I think that the idea of transmedia storytelling is very interesting and practical as well as it really focuses on systematically dispersing integral elements of a fiction across multiple delivery channels, which effectively helps the visitors obtain a deeper impression of the entertainment experience. But I can also imagine the approach to be more challenging for museum design as you need to incorporate different media into one single space.
For my design proposal, I think transmedia works very well because it really aligns with what we were considering: expanding the contextualization of one piece of art through different media such as architectural design, music, VR/AR, tactile and physical interaction, and so on. By telling a story across multiple platforms, transmedia storytelling will allow us to engage with their audience in different ways. It will also encourage audience participation and involvement, creating a more immersive and engaging experience. The primary driver behind transmedia storytelling is allowing us to explore the story and characters in greater depth, as we will have more space and opportunities to develop our narrative. This can result in a richer and more complex story that is able to resonate with a wider audience. By creating a cohesive and interconnected narrative across multiple platforms, our group can generate greater interest and awareness for our exhibition, leading to increased attention from the public.
Question 1: Is the traditional museum unwelcoming to large portions of our society?
There has been criticism that traditional museums can be unwelcoming to certain segments of society, particularly those who come from lower socio-economic backgrounds or who belong to marginalized communities. This is because traditional museums have historically been located in affluent areas, and may have collections or exhibitions that reflect the interests and perspectives of the wealthy or privileged. Additionally, traditional museums may not always be accessible to people with disabilities or those who speak languages other than English, which can further exclude certain groups from experiencing and enjoying museum exhibits. I think it has to deal a lot with the existing social construct throughout centuries as people from lower socio-economic backgrounds are also generally less interested in museums compared to the wealthy, making this issue more concerning. Although many museums have been working to address these issues in recent years by offering free or reduced admission, creating more inclusive and diverse exhibits, and providing accessibility accommodations such as sign language interpretation or audio descriptions, I still think that even the diverse exhibitions showcasing the lower social-economic world tend to target the wealthy. Those who suffered from the situation might not be willing to visit nor agree with the exhibition.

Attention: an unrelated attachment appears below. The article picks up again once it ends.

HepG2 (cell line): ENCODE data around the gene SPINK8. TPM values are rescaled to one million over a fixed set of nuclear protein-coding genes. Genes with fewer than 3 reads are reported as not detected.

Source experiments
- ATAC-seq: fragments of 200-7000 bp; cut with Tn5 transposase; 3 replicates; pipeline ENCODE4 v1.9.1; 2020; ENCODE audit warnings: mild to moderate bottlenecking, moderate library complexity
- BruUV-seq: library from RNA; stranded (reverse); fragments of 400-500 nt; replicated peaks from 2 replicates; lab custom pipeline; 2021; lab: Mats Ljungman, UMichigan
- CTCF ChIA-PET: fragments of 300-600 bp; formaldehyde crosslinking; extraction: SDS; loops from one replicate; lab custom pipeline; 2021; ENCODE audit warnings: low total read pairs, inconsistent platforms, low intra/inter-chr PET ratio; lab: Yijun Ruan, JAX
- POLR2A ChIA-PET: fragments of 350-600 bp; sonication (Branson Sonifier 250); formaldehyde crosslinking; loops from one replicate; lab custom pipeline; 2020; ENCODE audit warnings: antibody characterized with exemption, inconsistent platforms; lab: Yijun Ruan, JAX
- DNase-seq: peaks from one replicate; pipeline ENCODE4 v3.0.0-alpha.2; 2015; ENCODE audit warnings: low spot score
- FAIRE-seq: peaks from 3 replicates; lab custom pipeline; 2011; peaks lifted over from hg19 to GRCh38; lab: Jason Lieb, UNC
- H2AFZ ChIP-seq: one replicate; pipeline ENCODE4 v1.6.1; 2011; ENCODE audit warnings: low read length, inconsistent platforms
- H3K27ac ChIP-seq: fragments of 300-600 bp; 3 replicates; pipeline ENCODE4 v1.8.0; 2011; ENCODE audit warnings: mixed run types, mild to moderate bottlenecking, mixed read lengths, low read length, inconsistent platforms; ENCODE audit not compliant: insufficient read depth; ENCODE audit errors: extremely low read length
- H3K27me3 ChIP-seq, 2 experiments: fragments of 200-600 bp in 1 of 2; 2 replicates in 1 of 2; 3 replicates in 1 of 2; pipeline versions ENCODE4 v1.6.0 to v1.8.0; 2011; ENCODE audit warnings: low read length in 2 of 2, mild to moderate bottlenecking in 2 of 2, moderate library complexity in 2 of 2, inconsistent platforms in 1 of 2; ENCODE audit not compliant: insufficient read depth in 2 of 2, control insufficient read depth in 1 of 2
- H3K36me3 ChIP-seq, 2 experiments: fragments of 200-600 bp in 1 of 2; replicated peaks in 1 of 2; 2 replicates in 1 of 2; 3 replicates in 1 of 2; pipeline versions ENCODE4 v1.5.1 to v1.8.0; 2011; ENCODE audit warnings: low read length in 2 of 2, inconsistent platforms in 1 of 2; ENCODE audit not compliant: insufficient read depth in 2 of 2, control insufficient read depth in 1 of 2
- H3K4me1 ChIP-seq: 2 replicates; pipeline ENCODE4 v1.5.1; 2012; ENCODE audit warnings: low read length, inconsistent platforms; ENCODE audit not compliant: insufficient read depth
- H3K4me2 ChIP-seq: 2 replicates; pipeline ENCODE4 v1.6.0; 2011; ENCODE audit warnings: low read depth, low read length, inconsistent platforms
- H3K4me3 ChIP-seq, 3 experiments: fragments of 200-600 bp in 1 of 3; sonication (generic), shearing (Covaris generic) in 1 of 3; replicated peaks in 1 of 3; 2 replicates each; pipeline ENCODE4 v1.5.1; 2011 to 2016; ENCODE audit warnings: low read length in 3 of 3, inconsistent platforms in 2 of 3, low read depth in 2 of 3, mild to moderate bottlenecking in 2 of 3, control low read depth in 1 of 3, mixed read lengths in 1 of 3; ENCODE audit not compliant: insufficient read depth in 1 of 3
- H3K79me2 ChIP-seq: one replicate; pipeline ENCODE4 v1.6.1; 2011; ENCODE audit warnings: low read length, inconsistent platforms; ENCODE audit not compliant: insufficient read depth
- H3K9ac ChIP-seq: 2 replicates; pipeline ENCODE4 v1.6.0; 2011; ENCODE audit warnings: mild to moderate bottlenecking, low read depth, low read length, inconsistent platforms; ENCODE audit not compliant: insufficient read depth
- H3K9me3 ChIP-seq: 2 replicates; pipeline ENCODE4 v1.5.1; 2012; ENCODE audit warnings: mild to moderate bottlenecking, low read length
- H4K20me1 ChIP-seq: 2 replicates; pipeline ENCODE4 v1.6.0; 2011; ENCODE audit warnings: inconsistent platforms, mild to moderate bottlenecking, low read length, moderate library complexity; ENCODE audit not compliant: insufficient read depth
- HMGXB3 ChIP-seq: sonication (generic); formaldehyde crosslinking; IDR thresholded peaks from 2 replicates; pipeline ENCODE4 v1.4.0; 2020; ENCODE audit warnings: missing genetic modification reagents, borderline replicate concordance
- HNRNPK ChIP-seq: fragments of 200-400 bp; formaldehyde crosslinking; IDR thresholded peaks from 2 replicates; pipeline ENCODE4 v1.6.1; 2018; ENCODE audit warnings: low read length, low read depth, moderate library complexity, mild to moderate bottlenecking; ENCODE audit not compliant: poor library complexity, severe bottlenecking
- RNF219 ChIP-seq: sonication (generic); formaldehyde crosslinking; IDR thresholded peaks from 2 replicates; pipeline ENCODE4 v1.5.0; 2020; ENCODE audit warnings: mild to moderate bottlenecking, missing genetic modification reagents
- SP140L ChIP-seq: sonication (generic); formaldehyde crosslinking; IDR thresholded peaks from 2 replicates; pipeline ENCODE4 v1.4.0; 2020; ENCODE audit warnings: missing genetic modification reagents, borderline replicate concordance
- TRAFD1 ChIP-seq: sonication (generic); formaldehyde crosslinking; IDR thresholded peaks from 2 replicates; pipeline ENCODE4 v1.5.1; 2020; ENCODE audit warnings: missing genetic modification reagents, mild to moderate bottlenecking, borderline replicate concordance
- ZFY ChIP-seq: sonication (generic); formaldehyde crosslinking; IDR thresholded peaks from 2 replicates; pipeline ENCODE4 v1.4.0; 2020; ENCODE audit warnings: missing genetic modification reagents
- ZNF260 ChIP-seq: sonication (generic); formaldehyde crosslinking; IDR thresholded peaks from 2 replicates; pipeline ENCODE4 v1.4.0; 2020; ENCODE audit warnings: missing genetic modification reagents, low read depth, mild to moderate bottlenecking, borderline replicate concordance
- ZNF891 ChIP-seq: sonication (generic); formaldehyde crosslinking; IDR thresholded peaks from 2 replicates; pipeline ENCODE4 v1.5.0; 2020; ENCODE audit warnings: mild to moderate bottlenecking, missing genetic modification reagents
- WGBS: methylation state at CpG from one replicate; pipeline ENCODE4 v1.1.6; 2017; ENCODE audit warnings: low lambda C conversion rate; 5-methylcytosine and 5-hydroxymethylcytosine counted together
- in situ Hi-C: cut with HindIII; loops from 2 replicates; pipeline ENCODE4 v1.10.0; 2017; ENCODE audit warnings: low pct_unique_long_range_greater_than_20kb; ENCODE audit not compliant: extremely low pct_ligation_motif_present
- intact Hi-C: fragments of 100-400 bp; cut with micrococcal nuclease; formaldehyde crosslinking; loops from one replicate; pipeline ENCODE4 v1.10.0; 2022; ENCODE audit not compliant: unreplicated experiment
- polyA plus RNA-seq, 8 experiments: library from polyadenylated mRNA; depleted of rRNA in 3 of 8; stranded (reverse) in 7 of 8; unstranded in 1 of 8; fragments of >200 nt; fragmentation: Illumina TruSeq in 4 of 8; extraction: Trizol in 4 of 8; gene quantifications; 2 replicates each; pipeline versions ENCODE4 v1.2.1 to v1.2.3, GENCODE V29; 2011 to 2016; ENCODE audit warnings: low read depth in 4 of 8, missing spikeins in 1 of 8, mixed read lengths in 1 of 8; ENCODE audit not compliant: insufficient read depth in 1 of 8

Question 4: How can we amplify the voices of the unrecognized? One way to amplify the voices of underrepresented communities is to collaborate with them in the development of exhibitions and programming. This can help to ensure that their perspectives and experiences are accurately represented and presented in the museum. A similar approach can be hiring and promoting staff from diverse backgrounds. It can help to ensure that the museum is more inclusive and sensitive to the needs of underrepresented communities. Additionally, having diverse leadership can help to guide the museum’s priorities and decision-making processes towards greater equity and representation. To make this come true, one feasible plan is to engage in community outreach efforts to build relationships with underrepresented communities and encourage their participation in museum activities. This can involve partnerships with community organizations, targeted marketing campaigns, and outreach events. Question 7: What if your museum is not ready to engage in the storytelling of the future?
I think this is always a tricky question as return is always highly associated with risk. But just like the financial world, we can conduct measurement and analysis to maximize our return with the minimum risk. For example, the museum can conduct an assessment of its current capabilities and resources to determine where it stands in terms of storytelling and digital engagement. This assessment can identify areas for improvement and help the museum to set realistic goals for the future. Or, the museum can seek partnerships and collaborations with other museums, cultural institutions, or technology companies to leverage expertise and resources. This will ensure the influence of the project of storytelling. Lastly, the museum can always start with small, manageable projects to build momentum and gain experience in storytelling and digital engagement. This can help to build confidence and pave the way for larger initiatives in the future.